Today I was struck by the sentiment found in Marvell’s “To His Coy Mistress” which, ironically, was published posthumously in 1681. Carpe diem then, and now. Here are the tenets: “Carpe diem is a philosophy that took hold in Europe during and after the Black Death plague (1348-1350). The population had seen so much death and destruction that some people embraced the philosophy that every day is a moment to be made the most of, whether it be to eat or to love. All of life’s pleasures are to be indulged; there is no time for waiting because tomorrow might never appear” (CourseHero). Sounds like the perfect philosophy for life after the black plague, and most certainly the days post COVID19. I think we are universally on the crest of roaring back with fervor once more!
If you are like us, you spent Thanksgiving within your own household, adjusting that gloriously BIG American meal for a smaller quieter crowd, and then got real inventive with the leftovers. You did this because you really do care for our extraordinary health care professionals and brave service workers, bus drivers, police and firemen, and the caring teachers who are still manning their in-person classes. You did this because you understand science, and care about the spike in COVID cases from coast to coast and you know that you can make a difference by minimizing your close encounters of any risky kind. Right? As we cross into December, it is clearly time to take this advice to heart and get our priorities straight, if for no other reason than for this waiting game to come to a close. Collectively, can we possibly agree to call the 1.5 million worldwide deaths enough? Are you ready? Can I count on you? Continue reading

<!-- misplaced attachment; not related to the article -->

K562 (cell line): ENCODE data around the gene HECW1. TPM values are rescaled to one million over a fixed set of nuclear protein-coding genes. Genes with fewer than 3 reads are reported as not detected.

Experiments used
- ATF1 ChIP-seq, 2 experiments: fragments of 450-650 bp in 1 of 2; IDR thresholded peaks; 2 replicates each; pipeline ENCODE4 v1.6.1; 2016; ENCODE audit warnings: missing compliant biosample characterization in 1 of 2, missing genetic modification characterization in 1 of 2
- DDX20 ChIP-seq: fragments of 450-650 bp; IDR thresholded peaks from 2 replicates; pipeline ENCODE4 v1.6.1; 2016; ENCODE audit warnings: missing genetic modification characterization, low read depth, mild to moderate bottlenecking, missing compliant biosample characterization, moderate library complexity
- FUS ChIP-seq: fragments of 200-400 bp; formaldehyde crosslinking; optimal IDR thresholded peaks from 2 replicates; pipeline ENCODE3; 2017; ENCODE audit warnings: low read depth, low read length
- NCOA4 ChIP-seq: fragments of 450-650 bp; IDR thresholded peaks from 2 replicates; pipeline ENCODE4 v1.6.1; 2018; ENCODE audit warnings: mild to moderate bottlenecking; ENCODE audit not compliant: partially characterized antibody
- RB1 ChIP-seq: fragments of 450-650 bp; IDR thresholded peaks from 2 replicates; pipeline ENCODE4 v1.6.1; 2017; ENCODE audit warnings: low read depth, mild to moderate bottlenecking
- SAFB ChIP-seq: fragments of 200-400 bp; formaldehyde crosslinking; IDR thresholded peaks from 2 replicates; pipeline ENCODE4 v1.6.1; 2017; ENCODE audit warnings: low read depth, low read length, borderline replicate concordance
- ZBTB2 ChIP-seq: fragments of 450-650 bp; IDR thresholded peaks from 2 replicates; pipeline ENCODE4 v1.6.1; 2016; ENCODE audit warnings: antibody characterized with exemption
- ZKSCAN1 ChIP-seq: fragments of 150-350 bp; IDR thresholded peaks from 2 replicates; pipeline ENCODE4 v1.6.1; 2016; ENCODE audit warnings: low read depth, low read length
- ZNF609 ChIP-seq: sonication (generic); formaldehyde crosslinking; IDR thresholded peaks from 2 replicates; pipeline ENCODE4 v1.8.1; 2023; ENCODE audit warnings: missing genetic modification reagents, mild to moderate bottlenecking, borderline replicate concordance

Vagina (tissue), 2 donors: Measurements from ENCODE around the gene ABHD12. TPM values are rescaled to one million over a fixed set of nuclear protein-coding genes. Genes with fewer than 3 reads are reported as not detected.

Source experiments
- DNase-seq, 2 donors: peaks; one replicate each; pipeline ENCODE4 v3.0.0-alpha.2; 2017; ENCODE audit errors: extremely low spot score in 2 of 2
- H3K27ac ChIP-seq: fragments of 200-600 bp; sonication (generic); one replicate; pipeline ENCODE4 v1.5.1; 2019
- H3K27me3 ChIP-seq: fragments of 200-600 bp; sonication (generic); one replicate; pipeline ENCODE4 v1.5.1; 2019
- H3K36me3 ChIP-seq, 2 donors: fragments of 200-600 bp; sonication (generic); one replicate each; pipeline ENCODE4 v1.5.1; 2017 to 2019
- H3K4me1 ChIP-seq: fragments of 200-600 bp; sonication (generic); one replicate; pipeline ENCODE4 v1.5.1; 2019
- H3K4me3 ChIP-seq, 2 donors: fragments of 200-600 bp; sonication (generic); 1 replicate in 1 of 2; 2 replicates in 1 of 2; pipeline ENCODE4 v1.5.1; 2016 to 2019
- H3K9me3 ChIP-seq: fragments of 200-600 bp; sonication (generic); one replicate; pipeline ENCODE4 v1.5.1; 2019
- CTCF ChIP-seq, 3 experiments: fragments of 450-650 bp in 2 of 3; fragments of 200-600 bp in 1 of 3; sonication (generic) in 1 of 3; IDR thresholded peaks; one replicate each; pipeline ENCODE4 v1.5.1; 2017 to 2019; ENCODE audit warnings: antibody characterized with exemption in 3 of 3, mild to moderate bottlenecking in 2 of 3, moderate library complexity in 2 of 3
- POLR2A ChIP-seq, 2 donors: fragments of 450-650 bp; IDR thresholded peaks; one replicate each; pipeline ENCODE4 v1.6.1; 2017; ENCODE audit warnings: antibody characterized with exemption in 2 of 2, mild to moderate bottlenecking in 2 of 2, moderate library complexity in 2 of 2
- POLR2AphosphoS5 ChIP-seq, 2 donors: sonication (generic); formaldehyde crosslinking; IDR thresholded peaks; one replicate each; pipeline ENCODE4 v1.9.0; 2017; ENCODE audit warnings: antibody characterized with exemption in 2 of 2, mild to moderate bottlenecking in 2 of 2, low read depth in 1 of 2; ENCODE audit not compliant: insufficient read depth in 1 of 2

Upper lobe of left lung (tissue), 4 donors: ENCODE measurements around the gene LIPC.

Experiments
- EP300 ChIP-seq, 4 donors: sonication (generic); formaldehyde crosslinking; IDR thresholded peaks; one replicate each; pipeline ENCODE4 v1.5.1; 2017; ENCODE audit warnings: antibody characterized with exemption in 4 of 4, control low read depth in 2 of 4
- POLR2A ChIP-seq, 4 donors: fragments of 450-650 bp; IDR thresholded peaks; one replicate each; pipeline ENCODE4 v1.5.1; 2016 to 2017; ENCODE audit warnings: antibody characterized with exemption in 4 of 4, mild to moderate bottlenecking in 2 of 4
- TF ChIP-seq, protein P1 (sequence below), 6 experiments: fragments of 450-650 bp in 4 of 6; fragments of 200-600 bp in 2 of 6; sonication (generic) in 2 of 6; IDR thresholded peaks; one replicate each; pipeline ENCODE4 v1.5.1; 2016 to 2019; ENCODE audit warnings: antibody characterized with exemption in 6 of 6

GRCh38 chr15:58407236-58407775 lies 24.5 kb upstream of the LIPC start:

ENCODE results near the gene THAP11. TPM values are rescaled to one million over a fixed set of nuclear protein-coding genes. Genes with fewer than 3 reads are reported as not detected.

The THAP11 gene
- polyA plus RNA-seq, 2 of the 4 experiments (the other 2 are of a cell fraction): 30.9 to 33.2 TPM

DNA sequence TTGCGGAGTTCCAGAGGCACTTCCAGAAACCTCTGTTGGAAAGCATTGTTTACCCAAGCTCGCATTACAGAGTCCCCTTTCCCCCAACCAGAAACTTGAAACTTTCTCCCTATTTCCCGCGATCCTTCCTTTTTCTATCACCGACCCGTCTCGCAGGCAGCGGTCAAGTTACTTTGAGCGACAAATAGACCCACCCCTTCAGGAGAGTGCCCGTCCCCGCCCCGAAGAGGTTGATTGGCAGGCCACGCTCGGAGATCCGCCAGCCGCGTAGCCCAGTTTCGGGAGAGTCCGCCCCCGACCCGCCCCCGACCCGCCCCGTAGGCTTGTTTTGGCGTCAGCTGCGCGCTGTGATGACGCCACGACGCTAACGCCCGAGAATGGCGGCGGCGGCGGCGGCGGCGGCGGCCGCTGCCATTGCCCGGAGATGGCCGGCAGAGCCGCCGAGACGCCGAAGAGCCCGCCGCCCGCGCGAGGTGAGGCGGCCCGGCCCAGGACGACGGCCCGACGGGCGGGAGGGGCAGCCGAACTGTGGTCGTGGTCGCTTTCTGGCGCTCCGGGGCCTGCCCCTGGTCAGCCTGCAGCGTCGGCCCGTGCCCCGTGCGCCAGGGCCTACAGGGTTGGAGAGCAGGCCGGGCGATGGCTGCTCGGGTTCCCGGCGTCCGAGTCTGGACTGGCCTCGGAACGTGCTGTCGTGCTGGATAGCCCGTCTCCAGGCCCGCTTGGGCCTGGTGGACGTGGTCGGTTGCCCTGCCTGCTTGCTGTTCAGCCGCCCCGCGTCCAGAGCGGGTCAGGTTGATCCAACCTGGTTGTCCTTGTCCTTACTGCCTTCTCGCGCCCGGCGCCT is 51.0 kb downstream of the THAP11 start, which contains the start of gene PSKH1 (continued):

I’m not going to lie, we have seen some gorgeous days here in Vermont, and I have made sure to get out whenever possible to enjoy that special kind of joy from being surrounded by beauty. My best wish is that you are doing the same where ever you find yourself. Mostly I am joined by the wind in the leaves, the squirrels dashing amongst the undergrowth and the birds chatting about high above, but I also use my walking time to catch up on great music, and more often than not listening to one of the many podcasts I subscribe to. People have a lot to say these days, don’t they? haha, yeah, for sure me too… But this week one podcast really forced me to think deeply about the essential questions: What is our American Dream for 2020? What is our vision and our hope? What will propel us into an era of caring?